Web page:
Tens of millions of denials are issued each year for both authorization and reimbursements, and audits of the private insurers show evidence of “widespread and persistent problems related to inappropriate denials of services and payment,” the investigators found.
The report echoes similar findings by the office in 2018 showing that private plans were reversing about three-quarters of their denials on appeal. Hospitals and doctors have long complained about the insurance company tactics, and Congress is considering legislation aimed at addressing some of these concerns.
Under traditional Medicare, there may be an incentive for hospitals and doctors to overtreat patients because they are paid for each service and test performed. But the fixed payment given to private plans provides “the potential incentive for insurers to deny access to services and payment in an attempt to increase their profits,” the report concluded.
Prior authorization, intended to limit very expensive or unproven treatments, has “spread way beyond its original purpose,” Dr. Resneck said. When patients cannot get approval for a new prescription, many do not fill it and never tell the doctor, he added.
from the comments:
I was denied coverage for $13 worth of muscle relaxant pills for excruciating back spasms, and learned this in a text from the pharmacy as I was in pain, about to pick up the prescription. When I called the insurer, I was told I could appeal the denial, which would take 72 hours. It is disgraceful that they expected me to be in agony for three days while they spent far more than $13 on salaries and paperwork to deny me a medicine I needed.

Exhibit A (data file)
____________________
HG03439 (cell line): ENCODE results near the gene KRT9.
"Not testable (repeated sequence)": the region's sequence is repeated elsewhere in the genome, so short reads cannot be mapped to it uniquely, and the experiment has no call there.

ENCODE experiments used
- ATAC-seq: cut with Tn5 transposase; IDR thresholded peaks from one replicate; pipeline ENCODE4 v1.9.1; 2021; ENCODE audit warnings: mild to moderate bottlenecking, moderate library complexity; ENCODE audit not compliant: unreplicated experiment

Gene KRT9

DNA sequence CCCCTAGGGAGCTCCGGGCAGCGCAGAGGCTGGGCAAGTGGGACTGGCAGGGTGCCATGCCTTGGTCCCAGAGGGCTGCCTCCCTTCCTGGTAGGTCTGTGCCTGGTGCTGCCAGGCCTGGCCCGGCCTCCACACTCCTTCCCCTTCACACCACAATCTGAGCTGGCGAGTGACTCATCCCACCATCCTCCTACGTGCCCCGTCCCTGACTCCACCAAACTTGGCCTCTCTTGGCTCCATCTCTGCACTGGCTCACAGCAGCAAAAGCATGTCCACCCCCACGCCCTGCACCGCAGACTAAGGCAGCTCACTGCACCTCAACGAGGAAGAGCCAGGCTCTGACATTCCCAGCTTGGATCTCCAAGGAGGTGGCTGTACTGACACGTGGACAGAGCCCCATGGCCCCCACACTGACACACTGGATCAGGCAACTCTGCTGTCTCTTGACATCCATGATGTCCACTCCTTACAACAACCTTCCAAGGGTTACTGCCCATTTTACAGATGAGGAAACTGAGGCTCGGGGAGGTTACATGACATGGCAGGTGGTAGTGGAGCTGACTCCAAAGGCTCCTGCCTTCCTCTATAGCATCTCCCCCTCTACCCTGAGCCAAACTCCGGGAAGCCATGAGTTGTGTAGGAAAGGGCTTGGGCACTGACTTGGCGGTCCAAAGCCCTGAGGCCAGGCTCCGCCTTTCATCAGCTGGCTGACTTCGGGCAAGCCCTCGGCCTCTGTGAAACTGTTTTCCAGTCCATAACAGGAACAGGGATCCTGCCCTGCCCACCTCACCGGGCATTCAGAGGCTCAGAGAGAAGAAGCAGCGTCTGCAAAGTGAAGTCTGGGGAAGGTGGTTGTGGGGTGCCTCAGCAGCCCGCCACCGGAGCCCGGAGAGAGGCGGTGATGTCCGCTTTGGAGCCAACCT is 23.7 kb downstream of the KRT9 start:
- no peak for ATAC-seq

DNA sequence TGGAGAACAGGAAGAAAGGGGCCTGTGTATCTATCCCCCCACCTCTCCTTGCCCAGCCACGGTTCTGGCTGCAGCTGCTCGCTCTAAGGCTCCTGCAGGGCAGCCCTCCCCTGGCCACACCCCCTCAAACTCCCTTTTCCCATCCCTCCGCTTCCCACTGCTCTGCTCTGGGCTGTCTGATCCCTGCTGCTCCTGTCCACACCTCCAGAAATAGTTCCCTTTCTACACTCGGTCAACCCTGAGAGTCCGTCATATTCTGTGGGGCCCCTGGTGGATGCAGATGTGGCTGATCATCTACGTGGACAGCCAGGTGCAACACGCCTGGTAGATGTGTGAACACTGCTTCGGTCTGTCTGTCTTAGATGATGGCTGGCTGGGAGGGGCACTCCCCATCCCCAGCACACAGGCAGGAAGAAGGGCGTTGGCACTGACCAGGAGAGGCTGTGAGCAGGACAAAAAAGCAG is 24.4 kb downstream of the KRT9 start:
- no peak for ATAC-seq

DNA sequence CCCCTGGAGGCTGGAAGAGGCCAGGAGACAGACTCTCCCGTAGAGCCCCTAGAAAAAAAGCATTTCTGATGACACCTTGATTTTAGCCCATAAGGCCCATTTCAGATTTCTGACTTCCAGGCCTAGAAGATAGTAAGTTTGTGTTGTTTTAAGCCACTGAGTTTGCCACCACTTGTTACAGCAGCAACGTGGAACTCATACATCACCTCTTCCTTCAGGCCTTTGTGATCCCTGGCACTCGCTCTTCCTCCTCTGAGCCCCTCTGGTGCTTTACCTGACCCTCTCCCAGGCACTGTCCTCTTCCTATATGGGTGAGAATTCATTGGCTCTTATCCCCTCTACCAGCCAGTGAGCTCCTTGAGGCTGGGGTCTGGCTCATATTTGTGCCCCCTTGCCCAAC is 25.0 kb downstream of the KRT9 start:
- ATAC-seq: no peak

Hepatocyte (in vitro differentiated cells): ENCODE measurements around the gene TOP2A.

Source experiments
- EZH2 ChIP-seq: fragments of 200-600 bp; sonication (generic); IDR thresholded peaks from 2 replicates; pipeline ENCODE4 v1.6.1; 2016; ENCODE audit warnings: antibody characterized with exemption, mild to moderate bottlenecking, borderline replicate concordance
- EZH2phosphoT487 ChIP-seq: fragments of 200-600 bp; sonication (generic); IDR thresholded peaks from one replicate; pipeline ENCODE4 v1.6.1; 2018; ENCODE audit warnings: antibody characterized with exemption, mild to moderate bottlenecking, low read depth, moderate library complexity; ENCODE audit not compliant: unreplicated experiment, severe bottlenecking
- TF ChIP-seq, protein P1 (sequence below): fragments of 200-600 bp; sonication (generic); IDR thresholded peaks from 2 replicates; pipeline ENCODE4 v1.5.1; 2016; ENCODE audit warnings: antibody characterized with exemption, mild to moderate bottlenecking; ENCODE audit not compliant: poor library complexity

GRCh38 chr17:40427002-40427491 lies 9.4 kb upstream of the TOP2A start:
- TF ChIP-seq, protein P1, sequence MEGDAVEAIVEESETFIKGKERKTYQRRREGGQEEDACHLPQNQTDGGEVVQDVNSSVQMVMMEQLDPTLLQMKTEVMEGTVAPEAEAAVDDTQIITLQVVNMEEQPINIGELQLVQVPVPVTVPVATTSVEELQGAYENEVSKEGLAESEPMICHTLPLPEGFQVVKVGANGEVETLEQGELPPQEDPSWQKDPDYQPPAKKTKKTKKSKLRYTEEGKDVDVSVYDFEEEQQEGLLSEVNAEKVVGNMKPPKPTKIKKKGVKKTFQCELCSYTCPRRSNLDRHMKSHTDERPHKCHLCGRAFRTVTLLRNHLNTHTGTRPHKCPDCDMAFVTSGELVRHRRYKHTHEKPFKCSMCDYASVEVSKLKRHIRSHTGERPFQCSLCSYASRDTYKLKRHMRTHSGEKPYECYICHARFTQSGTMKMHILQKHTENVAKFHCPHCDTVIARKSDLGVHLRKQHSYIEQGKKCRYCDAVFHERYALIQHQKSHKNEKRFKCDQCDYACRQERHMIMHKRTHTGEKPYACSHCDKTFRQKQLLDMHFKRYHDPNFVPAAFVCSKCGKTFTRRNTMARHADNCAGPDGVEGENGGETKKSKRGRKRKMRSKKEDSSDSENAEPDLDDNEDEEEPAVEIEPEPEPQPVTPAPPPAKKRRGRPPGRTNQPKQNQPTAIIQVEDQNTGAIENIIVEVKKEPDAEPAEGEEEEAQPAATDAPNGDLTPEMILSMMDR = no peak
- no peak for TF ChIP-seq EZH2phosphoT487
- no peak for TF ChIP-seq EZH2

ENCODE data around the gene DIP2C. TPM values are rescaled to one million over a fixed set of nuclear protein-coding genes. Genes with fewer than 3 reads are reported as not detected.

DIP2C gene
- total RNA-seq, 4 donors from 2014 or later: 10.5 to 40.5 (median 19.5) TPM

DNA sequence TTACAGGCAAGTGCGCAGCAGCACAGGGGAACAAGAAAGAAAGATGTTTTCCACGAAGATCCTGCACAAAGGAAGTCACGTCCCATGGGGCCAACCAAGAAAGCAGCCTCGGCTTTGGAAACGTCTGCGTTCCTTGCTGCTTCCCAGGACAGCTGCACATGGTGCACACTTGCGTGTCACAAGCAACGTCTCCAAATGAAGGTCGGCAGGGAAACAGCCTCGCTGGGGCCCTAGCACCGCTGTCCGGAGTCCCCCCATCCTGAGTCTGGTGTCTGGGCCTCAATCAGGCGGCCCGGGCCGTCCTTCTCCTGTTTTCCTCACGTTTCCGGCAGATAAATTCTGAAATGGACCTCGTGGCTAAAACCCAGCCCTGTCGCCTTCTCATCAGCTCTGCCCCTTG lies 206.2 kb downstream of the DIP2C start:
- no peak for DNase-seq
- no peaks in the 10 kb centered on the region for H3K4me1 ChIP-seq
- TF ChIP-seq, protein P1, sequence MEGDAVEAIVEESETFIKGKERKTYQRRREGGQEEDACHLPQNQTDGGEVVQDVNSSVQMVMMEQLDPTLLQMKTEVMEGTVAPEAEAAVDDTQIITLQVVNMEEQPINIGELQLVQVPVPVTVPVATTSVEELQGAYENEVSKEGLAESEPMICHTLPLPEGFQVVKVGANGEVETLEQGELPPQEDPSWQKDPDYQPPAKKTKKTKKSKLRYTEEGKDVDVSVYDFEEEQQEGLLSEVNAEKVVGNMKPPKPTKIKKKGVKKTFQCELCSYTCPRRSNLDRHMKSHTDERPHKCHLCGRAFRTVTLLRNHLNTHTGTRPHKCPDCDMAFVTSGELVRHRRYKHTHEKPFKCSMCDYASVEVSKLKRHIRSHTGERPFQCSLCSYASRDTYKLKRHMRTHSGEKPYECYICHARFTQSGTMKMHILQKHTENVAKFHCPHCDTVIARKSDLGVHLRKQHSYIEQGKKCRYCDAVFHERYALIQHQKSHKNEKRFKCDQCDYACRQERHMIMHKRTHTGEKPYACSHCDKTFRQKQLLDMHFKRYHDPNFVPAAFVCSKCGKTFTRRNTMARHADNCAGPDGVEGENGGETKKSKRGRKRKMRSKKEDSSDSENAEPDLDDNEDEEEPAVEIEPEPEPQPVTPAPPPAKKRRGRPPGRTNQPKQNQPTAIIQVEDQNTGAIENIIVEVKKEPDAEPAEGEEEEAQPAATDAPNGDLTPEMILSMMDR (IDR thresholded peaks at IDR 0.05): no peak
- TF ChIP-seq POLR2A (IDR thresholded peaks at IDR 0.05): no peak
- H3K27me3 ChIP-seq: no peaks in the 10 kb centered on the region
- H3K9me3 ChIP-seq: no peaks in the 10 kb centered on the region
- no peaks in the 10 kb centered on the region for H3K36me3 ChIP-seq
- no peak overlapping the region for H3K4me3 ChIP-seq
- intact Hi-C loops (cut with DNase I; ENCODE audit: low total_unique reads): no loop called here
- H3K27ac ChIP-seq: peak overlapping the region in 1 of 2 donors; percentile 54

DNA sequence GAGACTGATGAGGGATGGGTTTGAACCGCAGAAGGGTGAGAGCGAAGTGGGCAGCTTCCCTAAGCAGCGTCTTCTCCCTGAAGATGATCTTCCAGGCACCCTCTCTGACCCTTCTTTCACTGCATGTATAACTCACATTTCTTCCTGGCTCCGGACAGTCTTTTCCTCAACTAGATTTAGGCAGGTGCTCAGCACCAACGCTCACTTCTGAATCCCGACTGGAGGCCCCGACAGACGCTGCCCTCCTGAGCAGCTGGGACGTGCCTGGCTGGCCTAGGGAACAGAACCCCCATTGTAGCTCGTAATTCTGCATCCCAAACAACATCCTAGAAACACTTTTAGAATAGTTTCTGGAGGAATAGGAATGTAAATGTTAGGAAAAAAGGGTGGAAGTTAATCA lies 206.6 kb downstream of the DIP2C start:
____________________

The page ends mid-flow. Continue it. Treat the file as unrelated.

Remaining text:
We need a lot more health care and a lot less “health insurance”.
My father was on a Medicare advantage plan in 2020. He became very sick and his liver began to fail. The hospital in NY he was in rejected him for a liver transplant. We had to call and have him accepted to another hospital. When he finally was, his Medicare advantage plan provider rejected the move on the grounds that the same operation/service could be provided at the hospital he was at. Despite having already been rejected there. It took two weeks to appeal their decision. They reversed it. But he passed away before we had the chance to provide him the care he needed.
In 2016, when my otherwise healthy-as-a-horse 81 year old mother had the accident that would change her life, she was released by a CT rehab in two cam boots, unable to bear weight on either foot, with no follow-up plan of care. Why? Because her Medicare Advantage plan’s insurance adjuster, located in a cubicle on the other side of the globe, decided that she didn’t really need to walk, or to have follow up care. I was given 3 days to file an appeal; I did. It was denied, and the “patient advocate” at the rehab called to say Come get your mother.
Why was my mother on a Medicare Advantage Plan to begin with? Because, in 2000, when she was 65 and a recent widow, she received a call from a Medicare Advantage Plan under (then) Oxford, who told her that she “didn’t have to pay a thing–no monthly premium payments, no nothing” and she would be covered for everything. She believed them and signed up.